But I Was So Sure! Metacognitive Judgments Are Less Accurate Given Prospectively than Retrospectively

Front Psychol. 2016 Feb 19;7:218. doi: 10.3389/fpsyg.2016.00218. eCollection 2016.

Abstract

Prospective and retrospective metacognitive judgments have been studied extensively in the field of memory; however, their accuracy has not been systematically compared. Such a comparison is important for studying how metacognitive judgments are formed. Here, we present the results of an experiment aiming to investigate the relation between performance in an anagram task and the accuracy of prospective and retrospective confidence judgments. Participants worked on anagrams and were then asked to respond whether a presented word was the solution. They also rated their confidence, either before or after the response and either before or after seeing the suggested solution. The results showed that although response accuracy always correlated with confidence, this relationship was weaker when metacognitive judgements were given before the response. We discuss the theoretical and methodological implications of this finding for studies on metacognition and consciousness.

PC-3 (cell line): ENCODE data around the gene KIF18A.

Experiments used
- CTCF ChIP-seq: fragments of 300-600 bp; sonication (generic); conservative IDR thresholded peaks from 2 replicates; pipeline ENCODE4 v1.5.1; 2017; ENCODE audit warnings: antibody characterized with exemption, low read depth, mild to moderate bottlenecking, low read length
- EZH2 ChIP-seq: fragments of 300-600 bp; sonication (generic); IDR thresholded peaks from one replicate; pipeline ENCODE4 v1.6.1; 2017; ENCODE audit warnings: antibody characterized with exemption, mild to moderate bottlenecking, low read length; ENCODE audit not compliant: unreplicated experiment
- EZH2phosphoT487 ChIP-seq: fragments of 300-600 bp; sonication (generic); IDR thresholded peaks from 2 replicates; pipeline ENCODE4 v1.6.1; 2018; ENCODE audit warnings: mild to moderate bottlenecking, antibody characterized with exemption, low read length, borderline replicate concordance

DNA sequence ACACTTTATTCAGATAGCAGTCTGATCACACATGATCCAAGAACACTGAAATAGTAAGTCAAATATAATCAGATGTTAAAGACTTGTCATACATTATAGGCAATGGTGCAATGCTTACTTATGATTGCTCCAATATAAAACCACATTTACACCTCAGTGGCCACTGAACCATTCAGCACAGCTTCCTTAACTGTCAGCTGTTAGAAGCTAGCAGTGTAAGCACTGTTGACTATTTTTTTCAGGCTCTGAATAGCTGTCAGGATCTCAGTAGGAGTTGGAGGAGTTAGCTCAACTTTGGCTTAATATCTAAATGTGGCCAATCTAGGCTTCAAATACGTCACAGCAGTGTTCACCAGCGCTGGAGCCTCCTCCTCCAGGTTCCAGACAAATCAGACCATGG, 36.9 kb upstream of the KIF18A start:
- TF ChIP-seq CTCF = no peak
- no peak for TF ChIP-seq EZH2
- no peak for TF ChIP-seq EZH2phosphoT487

Keywords: confidence rating; decision-making; metacognition; metacognitive awareness.